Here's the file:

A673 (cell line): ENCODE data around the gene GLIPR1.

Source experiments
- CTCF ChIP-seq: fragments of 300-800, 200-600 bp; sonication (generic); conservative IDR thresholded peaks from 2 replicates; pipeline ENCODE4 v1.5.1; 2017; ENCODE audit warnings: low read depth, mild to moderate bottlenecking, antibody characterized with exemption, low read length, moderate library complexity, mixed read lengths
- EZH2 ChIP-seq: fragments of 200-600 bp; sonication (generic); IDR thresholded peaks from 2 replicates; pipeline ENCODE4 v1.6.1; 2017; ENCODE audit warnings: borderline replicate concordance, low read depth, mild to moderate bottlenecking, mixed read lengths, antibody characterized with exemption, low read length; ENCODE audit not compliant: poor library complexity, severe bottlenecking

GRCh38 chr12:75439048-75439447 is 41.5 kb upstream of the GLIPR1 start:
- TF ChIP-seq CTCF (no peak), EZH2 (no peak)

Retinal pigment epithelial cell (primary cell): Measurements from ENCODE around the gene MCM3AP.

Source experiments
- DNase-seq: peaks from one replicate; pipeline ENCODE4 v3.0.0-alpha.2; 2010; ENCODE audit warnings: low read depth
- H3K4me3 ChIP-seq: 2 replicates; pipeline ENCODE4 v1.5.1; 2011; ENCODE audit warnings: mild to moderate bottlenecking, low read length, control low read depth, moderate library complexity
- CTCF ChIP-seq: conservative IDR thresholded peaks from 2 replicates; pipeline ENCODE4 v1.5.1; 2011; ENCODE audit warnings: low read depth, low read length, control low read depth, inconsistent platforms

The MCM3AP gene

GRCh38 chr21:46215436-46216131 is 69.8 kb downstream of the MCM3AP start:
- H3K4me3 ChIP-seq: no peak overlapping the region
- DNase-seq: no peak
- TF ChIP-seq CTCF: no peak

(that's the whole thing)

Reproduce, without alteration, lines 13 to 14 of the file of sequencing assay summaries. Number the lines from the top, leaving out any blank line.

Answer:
GRCh38 chr21:46215436-46216131 is 69.8 kb downstream of the MCM3AP start:
- H3K4me3 ChIP-seq: no peak overlapping the region